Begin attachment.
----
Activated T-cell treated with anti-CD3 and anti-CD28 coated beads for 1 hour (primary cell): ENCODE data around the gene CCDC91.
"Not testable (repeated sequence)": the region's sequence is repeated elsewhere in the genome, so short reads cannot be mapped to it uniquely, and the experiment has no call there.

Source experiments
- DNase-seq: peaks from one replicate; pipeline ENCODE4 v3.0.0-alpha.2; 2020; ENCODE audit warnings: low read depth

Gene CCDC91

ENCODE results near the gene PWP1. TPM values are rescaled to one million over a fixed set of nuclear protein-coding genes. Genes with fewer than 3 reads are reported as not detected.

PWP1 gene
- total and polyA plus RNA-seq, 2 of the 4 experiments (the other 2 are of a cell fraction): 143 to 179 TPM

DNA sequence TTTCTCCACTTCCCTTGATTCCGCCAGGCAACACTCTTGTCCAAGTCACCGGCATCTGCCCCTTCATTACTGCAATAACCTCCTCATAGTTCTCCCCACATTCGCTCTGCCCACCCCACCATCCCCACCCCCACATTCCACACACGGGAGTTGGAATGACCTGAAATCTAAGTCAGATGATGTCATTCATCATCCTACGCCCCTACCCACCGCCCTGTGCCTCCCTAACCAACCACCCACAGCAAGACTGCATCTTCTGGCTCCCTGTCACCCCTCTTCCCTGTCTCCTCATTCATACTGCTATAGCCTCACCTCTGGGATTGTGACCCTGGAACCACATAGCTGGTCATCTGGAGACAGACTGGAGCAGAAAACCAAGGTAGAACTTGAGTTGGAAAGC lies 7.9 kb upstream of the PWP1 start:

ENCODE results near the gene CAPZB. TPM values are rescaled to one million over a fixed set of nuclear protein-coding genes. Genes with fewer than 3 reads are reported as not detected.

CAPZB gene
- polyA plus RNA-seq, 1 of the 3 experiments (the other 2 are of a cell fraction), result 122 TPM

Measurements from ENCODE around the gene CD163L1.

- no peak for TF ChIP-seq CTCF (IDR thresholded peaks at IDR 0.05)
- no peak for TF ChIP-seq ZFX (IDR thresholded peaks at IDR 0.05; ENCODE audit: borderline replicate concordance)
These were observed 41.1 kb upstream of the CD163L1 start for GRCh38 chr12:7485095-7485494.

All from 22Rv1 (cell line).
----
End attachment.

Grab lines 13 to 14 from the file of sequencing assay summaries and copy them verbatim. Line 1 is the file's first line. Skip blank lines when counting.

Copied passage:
Measurements from ENCODE around the gene CD163L1.

- no peak for TF ChIP-seq CTCF (IDR thresholded peaks at IDR 0.05)